WhatsApp will not publish your photos and private messages

It is false that WhatsApp go to access the images and messages that its users exchange to make them public, as stated by alerts disseminated through social networks and the messaging application itself that misrepresent the meaning of its new privacy policy, applicable only outside of Europe.

In these first weeks of the year, messages have been made viral that warn that what a user sends WhatsApp is going to stop being private.

These notices circulate especially by forwarding through the messaging application itself, but can also be found on social networks, such as Facebook or Twitter.

The alert, of which there are different versions although with similar characteristics in its main content, warns of the “new rule” that is going to be introduced. WhatsApp and encourages sharing a message to make it clear that the user does not give permission to WhatsApp, Facebook or Instagram to use your deleted images, information, files or messages.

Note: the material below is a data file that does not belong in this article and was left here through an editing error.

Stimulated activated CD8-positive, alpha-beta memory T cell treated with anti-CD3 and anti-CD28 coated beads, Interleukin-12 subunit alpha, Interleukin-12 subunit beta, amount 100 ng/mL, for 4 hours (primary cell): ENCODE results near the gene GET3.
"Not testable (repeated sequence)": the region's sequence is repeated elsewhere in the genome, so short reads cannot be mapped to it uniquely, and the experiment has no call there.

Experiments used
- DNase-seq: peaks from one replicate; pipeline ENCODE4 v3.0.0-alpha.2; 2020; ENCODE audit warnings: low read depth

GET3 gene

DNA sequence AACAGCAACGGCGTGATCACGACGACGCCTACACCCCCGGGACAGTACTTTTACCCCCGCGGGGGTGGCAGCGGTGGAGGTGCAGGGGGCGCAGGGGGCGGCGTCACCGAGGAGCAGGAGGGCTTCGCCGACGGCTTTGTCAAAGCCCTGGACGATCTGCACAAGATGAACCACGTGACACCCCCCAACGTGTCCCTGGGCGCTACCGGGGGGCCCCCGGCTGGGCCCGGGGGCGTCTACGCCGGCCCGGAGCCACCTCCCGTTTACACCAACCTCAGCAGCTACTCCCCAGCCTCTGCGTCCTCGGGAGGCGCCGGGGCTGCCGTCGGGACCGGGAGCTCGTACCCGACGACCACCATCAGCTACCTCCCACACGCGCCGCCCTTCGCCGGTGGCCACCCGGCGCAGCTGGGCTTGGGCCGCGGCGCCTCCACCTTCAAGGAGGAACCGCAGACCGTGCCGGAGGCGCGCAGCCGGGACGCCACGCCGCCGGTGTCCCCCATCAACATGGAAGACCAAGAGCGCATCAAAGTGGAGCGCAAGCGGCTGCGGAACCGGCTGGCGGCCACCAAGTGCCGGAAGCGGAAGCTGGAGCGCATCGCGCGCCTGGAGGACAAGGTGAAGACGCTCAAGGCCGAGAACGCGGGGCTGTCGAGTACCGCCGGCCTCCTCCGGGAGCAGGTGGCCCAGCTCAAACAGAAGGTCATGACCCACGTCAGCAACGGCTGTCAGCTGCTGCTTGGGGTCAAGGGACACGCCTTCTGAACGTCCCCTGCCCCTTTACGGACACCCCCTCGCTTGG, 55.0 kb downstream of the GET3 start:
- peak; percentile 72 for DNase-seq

After a “I do not authorize” habitually repeated and with exclamations or in capital letters, the text explains that WhatsApp it will apply its new rules immediately – “today” or “tomorrow” – and issues warnings such as “It can be used in lawsuits against you” or “Everything you have published can be published from today, even deleted messages.”

It then offers the possibility to avoid it: Resend that same warning message, in which it is indicated that permission is not given to WhatsApp to “use images, information, messages, photos, deleted messages, files, etc.”. Thus with “a simple copy / paste”, the user would be “protected against the new rule”.